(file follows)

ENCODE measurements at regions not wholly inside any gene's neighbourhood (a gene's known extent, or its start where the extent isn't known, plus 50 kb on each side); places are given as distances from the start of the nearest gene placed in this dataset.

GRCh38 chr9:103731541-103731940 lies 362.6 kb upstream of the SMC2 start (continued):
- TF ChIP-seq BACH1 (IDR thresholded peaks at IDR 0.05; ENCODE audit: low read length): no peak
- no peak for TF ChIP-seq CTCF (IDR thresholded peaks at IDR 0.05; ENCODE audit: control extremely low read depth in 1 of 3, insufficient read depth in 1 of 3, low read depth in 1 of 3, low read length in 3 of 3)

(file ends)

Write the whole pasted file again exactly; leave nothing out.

ENCODE measurements at regions not wholly inside any gene's neighbourhood (a gene's known extent, or its start where the extent isn't known, plus 50 kb on each side); places are given as distances from the start of the nearest gene placed in this dataset.

GRCh38 chr9:103731541-103731940 lies 362.6 kb upstream of the SMC2 start (continued):
- TF ChIP-seq BACH1 (IDR thresholded peaks at IDR 0.05; ENCODE audit: low read length): no peak
- no peak for TF ChIP-seq CTCF (IDR thresholded peaks at IDR 0.05; ENCODE audit: control extremely low read depth in 1 of 3, insufficient read depth in 1 of 3, low read depth in 1 of 3, low read length in 3 of 3)